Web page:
This book addresses the causes of rising crime rates resulting from the rapid population growth and industrialization associated with natural resource extraction in rural communities. Ruddell describes the social problems emerging in these boomtowns, including increases in antisocial behavior, as well as property-related and violent crime, industrial mishaps and traffic collisions. Many of the victims of these crimes are already members of vulnerable or marginalized groups, including rural women, Indigenous populations, and young people. The quality of life in boomtowns also decreases due to environmental impacts, including air, water and noise pollution. Law enforcement agencies, courts, and correction facilities in boomtowns are often overwhelmed by the growing demand as these places are seldom able to manage the population growth. The key questions addressed here are: who should pay the costs of managing these booms, and how can we prepare communities to mitigate the worst effects of this growth and development and, ultimately, increase the quality of life for boomtown residents. An in-depth and timely study, this original work will be of great interest to scholars of violent crime, criminal justice, and corporate harm.
Authors: Rick Ruddell
Publisher: Palgrave Macmillan
Policing Rural Canada is designed to introduce readers to the challenges of policing the countryside. Rick Ruddell shifts the focus of policing from the urban to the rural. He describes the efforts and activities of the thousands of individuals working to ensure public safety in the countryside
Readers will learn about the characteristics and challenges of different organizations, both small and large, which work toward public safety throughout rural Canada. Police are only one among a large number of agencies—both public and private—that maintain the peace or enforce laws and that the traditional monopoly of the police on crime control is shrinking. There are a large number of officials who support the activities of the police and their roles are important in maintaining the peace, as such, the scope of the book includes Police, Partners, and Public Safety.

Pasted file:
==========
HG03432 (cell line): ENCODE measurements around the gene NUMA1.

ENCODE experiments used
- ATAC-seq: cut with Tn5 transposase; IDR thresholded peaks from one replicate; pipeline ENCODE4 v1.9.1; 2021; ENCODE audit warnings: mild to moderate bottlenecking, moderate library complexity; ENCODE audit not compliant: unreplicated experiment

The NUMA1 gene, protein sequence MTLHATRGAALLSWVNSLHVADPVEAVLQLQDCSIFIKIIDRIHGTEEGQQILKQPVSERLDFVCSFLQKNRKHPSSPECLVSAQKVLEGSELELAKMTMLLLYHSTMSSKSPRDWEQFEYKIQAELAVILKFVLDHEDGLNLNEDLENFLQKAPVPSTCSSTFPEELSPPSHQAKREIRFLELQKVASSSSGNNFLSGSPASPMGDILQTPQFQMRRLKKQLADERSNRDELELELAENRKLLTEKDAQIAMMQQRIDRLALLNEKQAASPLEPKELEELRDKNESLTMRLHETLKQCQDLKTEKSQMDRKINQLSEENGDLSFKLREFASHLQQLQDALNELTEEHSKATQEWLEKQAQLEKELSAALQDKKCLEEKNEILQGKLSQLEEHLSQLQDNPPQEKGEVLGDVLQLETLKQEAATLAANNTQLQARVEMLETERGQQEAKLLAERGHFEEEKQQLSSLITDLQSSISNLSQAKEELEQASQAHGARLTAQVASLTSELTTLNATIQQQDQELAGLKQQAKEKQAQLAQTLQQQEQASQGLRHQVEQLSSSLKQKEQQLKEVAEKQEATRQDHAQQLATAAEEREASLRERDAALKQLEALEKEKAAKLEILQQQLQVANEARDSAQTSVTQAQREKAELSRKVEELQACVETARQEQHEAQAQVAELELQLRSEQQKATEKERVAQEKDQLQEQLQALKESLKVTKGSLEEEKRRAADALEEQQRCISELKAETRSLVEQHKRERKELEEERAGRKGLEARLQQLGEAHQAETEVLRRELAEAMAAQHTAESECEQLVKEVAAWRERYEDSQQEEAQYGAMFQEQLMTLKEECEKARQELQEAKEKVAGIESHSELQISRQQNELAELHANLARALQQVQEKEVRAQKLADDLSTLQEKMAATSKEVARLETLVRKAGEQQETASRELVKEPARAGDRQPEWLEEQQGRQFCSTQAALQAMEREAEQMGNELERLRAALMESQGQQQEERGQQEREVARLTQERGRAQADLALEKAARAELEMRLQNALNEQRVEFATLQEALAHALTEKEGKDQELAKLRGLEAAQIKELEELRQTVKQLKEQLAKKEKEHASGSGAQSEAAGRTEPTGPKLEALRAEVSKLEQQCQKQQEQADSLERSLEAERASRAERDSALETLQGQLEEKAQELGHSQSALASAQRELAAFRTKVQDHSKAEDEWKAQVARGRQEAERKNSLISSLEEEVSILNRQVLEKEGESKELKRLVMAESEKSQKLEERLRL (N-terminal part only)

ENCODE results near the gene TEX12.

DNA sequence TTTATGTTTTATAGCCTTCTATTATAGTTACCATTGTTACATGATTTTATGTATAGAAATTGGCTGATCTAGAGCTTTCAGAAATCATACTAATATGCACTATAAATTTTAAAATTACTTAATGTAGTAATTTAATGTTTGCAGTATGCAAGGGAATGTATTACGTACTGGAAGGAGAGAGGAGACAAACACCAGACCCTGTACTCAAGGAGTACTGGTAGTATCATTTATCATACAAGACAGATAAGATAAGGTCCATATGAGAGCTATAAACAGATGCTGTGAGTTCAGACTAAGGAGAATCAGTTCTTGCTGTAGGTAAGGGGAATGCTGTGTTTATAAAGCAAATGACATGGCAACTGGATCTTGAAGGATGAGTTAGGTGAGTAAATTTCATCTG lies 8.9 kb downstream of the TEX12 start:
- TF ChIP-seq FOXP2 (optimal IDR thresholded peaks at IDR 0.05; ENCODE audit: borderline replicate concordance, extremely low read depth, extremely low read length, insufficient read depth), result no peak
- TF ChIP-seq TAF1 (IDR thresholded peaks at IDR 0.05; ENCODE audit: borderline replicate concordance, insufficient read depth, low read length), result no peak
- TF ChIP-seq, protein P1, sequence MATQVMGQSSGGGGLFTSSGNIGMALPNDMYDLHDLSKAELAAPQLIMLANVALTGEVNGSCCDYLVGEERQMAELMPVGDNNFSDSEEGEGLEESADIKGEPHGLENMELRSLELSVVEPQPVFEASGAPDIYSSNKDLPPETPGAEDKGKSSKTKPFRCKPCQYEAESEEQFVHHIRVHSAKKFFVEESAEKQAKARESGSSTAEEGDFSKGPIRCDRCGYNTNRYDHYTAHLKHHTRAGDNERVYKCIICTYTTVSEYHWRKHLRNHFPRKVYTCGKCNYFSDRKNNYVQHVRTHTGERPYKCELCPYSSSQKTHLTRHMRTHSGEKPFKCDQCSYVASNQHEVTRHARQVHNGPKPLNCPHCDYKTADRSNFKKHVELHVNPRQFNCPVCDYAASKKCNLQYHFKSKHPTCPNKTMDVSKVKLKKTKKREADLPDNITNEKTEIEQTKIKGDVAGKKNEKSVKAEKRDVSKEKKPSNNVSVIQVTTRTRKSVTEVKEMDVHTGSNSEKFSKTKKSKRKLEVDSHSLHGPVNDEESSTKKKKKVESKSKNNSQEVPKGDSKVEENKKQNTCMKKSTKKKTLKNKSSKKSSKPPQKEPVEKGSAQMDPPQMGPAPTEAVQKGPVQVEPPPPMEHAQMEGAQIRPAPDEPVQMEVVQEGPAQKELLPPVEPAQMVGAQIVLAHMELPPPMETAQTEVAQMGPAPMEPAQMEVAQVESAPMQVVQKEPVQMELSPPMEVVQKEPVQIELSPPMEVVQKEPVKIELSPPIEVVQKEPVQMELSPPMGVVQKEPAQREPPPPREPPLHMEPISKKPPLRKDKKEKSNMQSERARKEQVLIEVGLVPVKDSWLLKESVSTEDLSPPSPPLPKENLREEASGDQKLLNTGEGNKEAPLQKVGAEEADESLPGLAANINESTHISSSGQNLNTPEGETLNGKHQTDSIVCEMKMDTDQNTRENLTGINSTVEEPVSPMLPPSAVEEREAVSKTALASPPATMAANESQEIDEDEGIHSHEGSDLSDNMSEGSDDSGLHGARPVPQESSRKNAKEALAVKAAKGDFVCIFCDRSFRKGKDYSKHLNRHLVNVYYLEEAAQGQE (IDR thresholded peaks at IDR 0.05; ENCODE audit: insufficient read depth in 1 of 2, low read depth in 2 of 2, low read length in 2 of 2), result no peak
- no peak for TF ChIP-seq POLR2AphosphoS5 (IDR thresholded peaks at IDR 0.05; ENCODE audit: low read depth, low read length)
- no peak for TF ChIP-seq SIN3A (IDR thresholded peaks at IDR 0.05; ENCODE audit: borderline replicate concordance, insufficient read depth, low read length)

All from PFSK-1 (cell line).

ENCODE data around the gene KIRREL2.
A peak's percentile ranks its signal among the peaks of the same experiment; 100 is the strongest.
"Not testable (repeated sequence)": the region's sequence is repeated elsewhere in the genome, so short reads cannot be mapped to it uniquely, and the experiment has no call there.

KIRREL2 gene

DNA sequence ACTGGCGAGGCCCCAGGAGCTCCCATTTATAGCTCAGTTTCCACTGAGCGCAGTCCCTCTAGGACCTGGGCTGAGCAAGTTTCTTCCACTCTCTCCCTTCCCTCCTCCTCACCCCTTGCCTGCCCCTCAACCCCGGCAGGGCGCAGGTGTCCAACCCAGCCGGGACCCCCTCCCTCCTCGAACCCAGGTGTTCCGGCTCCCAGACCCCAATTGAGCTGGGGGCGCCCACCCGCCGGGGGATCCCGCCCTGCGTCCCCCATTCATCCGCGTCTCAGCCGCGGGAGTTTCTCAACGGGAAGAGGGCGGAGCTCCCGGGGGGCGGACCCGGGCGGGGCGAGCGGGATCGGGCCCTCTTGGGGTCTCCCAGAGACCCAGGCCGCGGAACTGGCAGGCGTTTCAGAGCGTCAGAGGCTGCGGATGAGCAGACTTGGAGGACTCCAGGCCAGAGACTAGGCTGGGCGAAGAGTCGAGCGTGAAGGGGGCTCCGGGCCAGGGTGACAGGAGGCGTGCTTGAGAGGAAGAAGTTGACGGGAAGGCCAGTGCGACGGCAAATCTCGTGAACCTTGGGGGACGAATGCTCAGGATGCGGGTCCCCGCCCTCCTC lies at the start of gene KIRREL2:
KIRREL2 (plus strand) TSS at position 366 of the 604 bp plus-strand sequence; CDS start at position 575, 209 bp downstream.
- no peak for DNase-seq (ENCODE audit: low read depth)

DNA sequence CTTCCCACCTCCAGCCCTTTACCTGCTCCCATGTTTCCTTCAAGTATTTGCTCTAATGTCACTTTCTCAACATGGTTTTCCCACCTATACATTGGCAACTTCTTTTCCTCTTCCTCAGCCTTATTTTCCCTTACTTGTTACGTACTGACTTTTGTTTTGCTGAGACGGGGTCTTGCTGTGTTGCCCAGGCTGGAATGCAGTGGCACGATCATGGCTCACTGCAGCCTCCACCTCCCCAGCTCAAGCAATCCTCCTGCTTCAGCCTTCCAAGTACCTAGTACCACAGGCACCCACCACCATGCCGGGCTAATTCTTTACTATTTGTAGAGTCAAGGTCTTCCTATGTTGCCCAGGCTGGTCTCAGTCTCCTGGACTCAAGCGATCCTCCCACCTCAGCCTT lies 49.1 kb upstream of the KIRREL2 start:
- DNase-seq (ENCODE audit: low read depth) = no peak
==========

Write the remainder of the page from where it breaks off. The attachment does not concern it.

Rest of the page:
Authors: Rick Ruddell
Publisher: de Sitter Publications
Table of Contents:
Introduction: Policing Rural Canada
Chapter 1: Rural Crime
Chapter 2: A Short History of Rural and Small-town Policing
Chapter 3: An Overview of Canadian Policing
Chapter 4: Policing Rural Communities
Chapter 5: Confronting Traditional Models of Policing
Chapter 6: Aboriginal Policing
Chapter 7: Boomtown Policing
Chapter 8: The Thin Green Line: Protecting Canada’s Natural Resources
Chapter 9: Supporting the Police on the Borders, in the Arctic, and along the Coasts
Chapter 10: Protecting Critical Infrastructure
Chapter 11: The Future of Rural and Small-Town Policing
Juvenile Criminals and Adult Justice in the American Court System
The first juvenile court was created in the United States in 1899. Since then, there have always been provisions in juvenile courts for those rare youngsters who would be more appropriately handled by the adult criminal courts. However, use of this provision was rare until the 1970s. In the 1980s and 1990s, the practice increased, resulting in many youngsters being tried as adults. Has this approach to juvenile crime worked or not?
This book provides a fresh look at the way the United States is choosing to deal with some of the serious or persistent youth offenders: by transferring juvenile offenders to adult courts.
For more than 20 years now, the attitude in some jurisdictions has been “if you’re old enough to do the crime, you’re old enough to do the time.” After two decades of applying this increasingly punitive mindset to juvenile offenders, it is possible to see the actual consequences of transferring more and younger offenders to adult courts.
In Do the Crime, Do the Time: Juvenile Criminals and Adult Justice in the American Court System, the authors apply their decades of experience, both in the practical world and from unique research perspectives, to shed light on the influence of public opinion and the political forces that shape juvenile justice policy in the United States. The book provides a fresh look at the way the United States is choosing to deal with some of the serious or persistent juvenile offenders, utilizing real-life examples and cases to draw connections between transfer policies and individual outcomes.
- Addresses an always-current topic of long-standing controversy: trying juveniles as adults
- Makes sophisticated information based on current scholarship accessible to general readers
- Presents information relevant to parents of children who are charged or incarcerated, officials in local legislative bodies, and general citizens concerned with the problem of juvenile crime
Shrinking Boundaries of the Juvenile Justice System
U.S. Supreme Court Cases
War on Crime
Authors: G. Larry Mays and Rick Ruddell
Krisberg (2013) Review Do the crime, do the time.pdf
Pegg (2014) Review Do the crime, do the time.pdf